A string of 340 coral and volcanic islands spread against the deep blue waters of the western Pacific, Palau is a picture postcard of paradise.

Given that only 90,000 tourists visited the country in 2019 – and in the years since considerably less – this is the kind of country to live out your scuba diving dreams or Robinson Crusoe fantasies on uninhabited tropical beaches.

From unique marine life encounters to towering waterfalls and WWII ruins there's plenty here to pique the interest of visitors and, outside of the handful of beach resorts that draw large numbers of Chinese visitors on national holidays, you'll have much of the country all to yourself to explore.

When should I go to Palau?

Palau's best season is the dry period from December to April. With the ideal weather for water sports and visiting the country's many islands, this is of course also the peak tourism season and so prices are higher – particularly during the New Year holidays (both Western and Chinese).

While the wet season from May to November presents more challenges for tourism, visiting is possible throughout the year as the country does not experience typhoons.

How long do I need in Palau?

If you're visiting Palau as part of a longer island-hopping itinerary, two to three days is enough to hit the highlights. Visit Koror's handful of museums upon arrival to get to know the culture and history, spend the next day on a boat trip to the Rock Islands, and finish up with a day hike to 217m-high Ngardmau Waterfall – the tallest in Micronesia.

With more time, opt for several days of diving (leaving a one-day surface interval before hopping back onto a flight) or take the public ferry down to Peleliu to explore the island's jungle-ruin WWII sites and a handful of idyllic empty beaches. If time and money are no limit, hire a private boat charter to Kayangel Atoll or the remote Southwest Islands.

People enjoying a hike through a tropical rainforest jungle, Palau, Micronesia
Take a day to hike through Palau's rainforest and see the incredible landscape of the islands © Ippei Naoi / Getty Images

Is it easy to get in and around Palau?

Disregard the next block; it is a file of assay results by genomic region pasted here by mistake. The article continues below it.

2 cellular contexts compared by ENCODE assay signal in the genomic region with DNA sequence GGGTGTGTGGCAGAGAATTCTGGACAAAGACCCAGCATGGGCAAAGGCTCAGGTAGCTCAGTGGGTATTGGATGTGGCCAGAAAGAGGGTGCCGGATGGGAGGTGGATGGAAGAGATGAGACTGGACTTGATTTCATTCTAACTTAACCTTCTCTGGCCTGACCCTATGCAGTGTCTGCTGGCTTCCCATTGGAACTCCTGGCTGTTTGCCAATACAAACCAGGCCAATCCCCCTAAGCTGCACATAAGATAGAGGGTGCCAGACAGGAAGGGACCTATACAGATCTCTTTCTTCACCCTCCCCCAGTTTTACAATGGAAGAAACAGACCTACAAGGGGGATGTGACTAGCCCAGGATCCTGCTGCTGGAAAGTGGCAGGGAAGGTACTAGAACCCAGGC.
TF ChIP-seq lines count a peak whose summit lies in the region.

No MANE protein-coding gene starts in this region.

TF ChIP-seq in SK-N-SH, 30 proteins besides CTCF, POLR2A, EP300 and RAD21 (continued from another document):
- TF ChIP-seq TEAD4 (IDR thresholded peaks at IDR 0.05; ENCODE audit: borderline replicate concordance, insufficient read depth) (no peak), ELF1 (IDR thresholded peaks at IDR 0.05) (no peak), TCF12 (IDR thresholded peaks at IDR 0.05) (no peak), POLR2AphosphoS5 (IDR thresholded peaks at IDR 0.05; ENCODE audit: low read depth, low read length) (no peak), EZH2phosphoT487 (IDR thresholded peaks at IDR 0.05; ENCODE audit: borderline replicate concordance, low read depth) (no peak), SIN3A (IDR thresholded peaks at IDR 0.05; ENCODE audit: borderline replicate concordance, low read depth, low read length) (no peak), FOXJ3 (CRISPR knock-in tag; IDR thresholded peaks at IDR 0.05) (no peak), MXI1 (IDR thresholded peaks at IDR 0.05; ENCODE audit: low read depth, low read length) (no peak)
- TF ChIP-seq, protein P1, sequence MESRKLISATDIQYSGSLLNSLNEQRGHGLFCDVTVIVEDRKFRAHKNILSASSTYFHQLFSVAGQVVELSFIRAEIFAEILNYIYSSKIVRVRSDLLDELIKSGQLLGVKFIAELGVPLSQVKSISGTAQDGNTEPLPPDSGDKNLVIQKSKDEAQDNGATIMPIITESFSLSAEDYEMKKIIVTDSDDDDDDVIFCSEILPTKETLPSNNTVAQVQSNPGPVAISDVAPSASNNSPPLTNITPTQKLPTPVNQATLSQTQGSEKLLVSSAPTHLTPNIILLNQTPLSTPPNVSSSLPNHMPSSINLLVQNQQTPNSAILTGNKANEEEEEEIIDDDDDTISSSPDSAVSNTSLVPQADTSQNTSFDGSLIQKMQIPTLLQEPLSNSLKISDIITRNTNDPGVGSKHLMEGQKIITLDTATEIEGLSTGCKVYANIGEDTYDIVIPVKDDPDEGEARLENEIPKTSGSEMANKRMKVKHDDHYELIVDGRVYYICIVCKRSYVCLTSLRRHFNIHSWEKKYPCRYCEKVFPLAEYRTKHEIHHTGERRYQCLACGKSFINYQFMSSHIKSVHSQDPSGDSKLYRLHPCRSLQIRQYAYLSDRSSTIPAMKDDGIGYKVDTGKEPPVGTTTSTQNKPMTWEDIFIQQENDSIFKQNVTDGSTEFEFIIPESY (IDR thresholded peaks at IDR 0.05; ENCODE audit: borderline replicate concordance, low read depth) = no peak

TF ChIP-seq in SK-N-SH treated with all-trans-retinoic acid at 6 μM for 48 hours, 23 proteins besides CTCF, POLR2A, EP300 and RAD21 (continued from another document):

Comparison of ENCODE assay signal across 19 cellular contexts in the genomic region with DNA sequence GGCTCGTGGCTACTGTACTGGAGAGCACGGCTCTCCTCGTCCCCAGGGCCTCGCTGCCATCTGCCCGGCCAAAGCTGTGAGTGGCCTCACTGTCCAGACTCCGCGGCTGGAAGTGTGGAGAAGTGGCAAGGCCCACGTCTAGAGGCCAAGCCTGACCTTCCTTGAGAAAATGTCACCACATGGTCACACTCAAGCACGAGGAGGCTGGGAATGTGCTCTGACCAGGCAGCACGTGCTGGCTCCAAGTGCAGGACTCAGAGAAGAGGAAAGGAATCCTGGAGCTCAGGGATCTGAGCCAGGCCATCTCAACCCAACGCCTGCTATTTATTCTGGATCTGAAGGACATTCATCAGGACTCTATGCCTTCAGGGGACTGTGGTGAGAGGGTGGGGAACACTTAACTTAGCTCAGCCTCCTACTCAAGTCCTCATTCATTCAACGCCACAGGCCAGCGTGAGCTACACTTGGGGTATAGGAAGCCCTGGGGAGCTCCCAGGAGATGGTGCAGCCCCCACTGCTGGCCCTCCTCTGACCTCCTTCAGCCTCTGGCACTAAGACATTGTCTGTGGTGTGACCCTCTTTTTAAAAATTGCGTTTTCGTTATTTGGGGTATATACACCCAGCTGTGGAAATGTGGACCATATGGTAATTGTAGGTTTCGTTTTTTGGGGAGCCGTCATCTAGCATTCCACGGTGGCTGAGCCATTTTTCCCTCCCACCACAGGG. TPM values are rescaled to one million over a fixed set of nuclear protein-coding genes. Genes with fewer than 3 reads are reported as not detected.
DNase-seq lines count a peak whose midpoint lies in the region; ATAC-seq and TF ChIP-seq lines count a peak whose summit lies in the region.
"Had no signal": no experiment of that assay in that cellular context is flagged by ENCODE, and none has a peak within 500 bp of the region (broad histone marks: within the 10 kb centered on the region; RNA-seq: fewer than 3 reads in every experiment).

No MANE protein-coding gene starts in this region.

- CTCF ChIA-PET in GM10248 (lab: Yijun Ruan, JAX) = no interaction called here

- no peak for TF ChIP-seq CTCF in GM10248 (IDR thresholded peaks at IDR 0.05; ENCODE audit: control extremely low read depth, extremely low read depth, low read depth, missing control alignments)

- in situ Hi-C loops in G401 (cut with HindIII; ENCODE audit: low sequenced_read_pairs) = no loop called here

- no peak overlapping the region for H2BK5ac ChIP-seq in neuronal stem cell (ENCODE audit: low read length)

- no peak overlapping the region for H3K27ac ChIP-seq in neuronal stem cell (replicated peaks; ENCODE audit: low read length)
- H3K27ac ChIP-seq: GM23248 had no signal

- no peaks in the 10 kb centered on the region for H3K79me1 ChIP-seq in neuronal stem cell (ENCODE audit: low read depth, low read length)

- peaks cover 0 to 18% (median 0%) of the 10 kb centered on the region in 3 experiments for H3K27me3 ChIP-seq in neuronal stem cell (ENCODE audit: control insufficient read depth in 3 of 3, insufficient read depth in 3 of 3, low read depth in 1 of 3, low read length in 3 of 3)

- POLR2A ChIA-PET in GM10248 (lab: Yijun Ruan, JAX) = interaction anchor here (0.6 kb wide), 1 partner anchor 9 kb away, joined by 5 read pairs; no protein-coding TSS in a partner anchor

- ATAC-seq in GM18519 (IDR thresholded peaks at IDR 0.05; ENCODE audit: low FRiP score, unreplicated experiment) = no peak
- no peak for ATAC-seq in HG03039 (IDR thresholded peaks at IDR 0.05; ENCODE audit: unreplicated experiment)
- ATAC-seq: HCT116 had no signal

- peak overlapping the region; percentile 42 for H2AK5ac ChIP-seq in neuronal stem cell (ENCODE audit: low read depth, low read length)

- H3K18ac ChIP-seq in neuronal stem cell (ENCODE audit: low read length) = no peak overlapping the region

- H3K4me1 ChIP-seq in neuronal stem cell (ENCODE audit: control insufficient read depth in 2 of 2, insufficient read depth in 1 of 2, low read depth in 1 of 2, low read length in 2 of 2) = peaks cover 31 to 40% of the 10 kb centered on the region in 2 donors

Unless you're captaining your own boat or have caught a lucky ride with a friend who is, expect your first impression of Palau to be an endless blue panorama from the window of an airplane – the cheapest way to get to Palau if a yacht charter isn't in the cards. Koror's Palau International Airport (ROR) is connected by direct flights from Seoul, Brisbane, Taipei, and a number of nearby Pacific island nations, including the famous United Island Hopper flight from Honolulu to Guam with stops along the way in the Marshall Islands and the Federated States of Micronesia.

Palau's largest city at 11,000 residents (that's more than half of Palau's population of just over 21,000, mind you), Koror's handful of bus routes are the only public road transportation in the country. Additionally, state-run ferries travel between Koror and the southern islands of Peleliu and Angaur. Everywhere else, charter or group trips are your only regular options – though popular destinations like the Rock Islands see daily group departures from multiple local operators.

Top things to do in Palau

No first-timer's guide to Palau would be complete without a mention of the country's commitment to conservation: Palau declared its water the world's first shark sanctuary in 2009, and implemented a Palau Pledge in 2017 to commit visitors to the cause of conservation as well.

Nearly every point of interest that brings visitors to Palau is built on the nation's incredible diversity of flora and fauna, particularly under the Pacific Ocean waves. More than 500 coral species, 17 thriving species of shark, and at least 1300 species of reef fish can be found here, along with 95% of Micronesian fish species.

Most travelers explore on snorkeling and scuba day trips using Koror as a base, often to the Rock Islands but sometimes just off the shores of Koror itself. The most iconic visitor experience in Palau is a quick swim in Jellyfish Lake with up to seven million stingless Golden Jellyfish – one of several such small lakes across the Rock Islands in which a lack of natural predators and significant oceanic inflow has led to native jelly populations losing their natural defenses.